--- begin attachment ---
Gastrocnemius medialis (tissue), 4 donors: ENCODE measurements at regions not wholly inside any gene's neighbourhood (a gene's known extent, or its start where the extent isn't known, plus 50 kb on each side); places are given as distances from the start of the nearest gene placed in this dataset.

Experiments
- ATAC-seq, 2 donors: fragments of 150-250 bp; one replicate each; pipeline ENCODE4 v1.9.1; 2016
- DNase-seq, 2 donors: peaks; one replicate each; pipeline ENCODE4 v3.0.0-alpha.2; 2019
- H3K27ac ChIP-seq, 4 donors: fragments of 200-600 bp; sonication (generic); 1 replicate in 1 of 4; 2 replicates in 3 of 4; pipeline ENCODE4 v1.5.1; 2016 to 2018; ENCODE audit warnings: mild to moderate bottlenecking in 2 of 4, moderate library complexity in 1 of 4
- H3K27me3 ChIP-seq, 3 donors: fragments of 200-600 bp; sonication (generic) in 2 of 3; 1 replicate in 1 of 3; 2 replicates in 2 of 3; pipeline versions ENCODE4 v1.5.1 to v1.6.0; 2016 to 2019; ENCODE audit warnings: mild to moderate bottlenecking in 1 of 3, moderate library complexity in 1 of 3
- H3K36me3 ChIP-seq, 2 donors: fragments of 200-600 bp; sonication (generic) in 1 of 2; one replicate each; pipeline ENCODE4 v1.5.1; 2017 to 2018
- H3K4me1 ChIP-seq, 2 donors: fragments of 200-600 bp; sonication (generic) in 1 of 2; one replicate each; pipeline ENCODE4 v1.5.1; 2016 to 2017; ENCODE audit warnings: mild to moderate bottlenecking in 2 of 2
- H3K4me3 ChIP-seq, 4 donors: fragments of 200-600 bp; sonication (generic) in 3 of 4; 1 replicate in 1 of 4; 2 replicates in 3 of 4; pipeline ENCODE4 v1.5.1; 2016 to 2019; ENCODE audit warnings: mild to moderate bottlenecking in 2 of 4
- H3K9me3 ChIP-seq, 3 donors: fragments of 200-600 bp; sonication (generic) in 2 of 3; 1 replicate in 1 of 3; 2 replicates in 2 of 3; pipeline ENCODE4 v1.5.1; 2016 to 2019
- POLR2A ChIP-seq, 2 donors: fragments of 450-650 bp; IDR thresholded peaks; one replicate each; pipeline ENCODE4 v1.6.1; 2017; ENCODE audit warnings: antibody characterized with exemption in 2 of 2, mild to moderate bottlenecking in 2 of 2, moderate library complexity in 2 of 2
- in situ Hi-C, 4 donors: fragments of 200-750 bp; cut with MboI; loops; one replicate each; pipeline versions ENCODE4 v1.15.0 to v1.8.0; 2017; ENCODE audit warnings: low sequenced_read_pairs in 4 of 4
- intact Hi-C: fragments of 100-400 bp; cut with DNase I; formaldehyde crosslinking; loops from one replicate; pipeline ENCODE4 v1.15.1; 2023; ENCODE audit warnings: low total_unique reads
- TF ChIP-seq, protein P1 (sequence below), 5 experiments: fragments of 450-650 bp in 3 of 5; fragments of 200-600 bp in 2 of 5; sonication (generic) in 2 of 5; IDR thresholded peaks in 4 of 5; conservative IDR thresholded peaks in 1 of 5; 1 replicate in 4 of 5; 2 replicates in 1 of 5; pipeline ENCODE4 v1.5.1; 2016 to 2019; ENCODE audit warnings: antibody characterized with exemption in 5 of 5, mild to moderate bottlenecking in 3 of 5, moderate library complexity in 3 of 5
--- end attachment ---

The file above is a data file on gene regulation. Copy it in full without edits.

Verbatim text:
Gastrocnemius medialis (tissue), 4 donors: ENCODE measurements at regions not wholly inside any gene's neighbourhood (a gene's known extent, or its start where the extent isn't known, plus 50 kb on each side); places are given as distances from the start of the nearest gene placed in this dataset.

Experiments
- ATAC-seq, 2 donors: fragments of 150-250 bp; one replicate each; pipeline ENCODE4 v1.9.1; 2016
- DNase-seq, 2 donors: peaks; one replicate each; pipeline ENCODE4 v3.0.0-alpha.2; 2019
- H3K27ac ChIP-seq, 4 donors: fragments of 200-600 bp; sonication (generic); 1 replicate in 1 of 4; 2 replicates in 3 of 4; pipeline ENCODE4 v1.5.1; 2016 to 2018; ENCODE audit warnings: mild to moderate bottlenecking in 2 of 4, moderate library complexity in 1 of 4
- H3K27me3 ChIP-seq, 3 donors: fragments of 200-600 bp; sonication (generic) in 2 of 3; 1 replicate in 1 of 3; 2 replicates in 2 of 3; pipeline versions ENCODE4 v1.5.1 to v1.6.0; 2016 to 2019; ENCODE audit warnings: mild to moderate bottlenecking in 1 of 3, moderate library complexity in 1 of 3
- H3K36me3 ChIP-seq, 2 donors: fragments of 200-600 bp; sonication (generic) in 1 of 2; one replicate each; pipeline ENCODE4 v1.5.1; 2017 to 2018
- H3K4me1 ChIP-seq, 2 donors: fragments of 200-600 bp; sonication (generic) in 1 of 2; one replicate each; pipeline ENCODE4 v1.5.1; 2016 to 2017; ENCODE audit warnings: mild to moderate bottlenecking in 2 of 2
- H3K4me3 ChIP-seq, 4 donors: fragments of 200-600 bp; sonication (generic) in 3 of 4; 1 replicate in 1 of 4; 2 replicates in 3 of 4; pipeline ENCODE4 v1.5.1; 2016 to 2019; ENCODE audit warnings: mild to moderate bottlenecking in 2 of 4
- H3K9me3 ChIP-seq, 3 donors: fragments of 200-600 bp; sonication (generic) in 2 of 3; 1 replicate in 1 of 3; 2 replicates in 2 of 3; pipeline ENCODE4 v1.5.1; 2016 to 2019
- POLR2A ChIP-seq, 2 donors: fragments of 450-650 bp; IDR thresholded peaks; one replicate each; pipeline ENCODE4 v1.6.1; 2017; ENCODE audit warnings: antibody characterized with exemption in 2 of 2, mild to moderate bottlenecking in 2 of 2, moderate library complexity in 2 of 2
- in situ Hi-C, 4 donors: fragments of 200-750 bp; cut with MboI; loops; one replicate each; pipeline versions ENCODE4 v1.15.0 to v1.8.0; 2017; ENCODE audit warnings: low sequenced_read_pairs in 4 of 4
- intact Hi-C: fragments of 100-400 bp; cut with DNase I; formaldehyde crosslinking; loops from one replicate; pipeline ENCODE4 v1.15.1; 2023; ENCODE audit warnings: low total_unique reads
- TF ChIP-seq, protein P1 (sequence below), 5 experiments: fragments of 450-650 bp in 3 of 5; fragments of 200-600 bp in 2 of 5; sonication (generic) in 2 of 5; IDR thresholded peaks in 4 of 5; conservative IDR thresholded peaks in 1 of 5; 1 replicate in 4 of 5; 2 replicates in 1 of 5; pipeline ENCODE4 v1.5.1; 2016 to 2019; ENCODE audit warnings: antibody characterized with exemption in 5 of 5, mild to moderate bottlenecking in 3 of 5, moderate library complexity in 3 of 5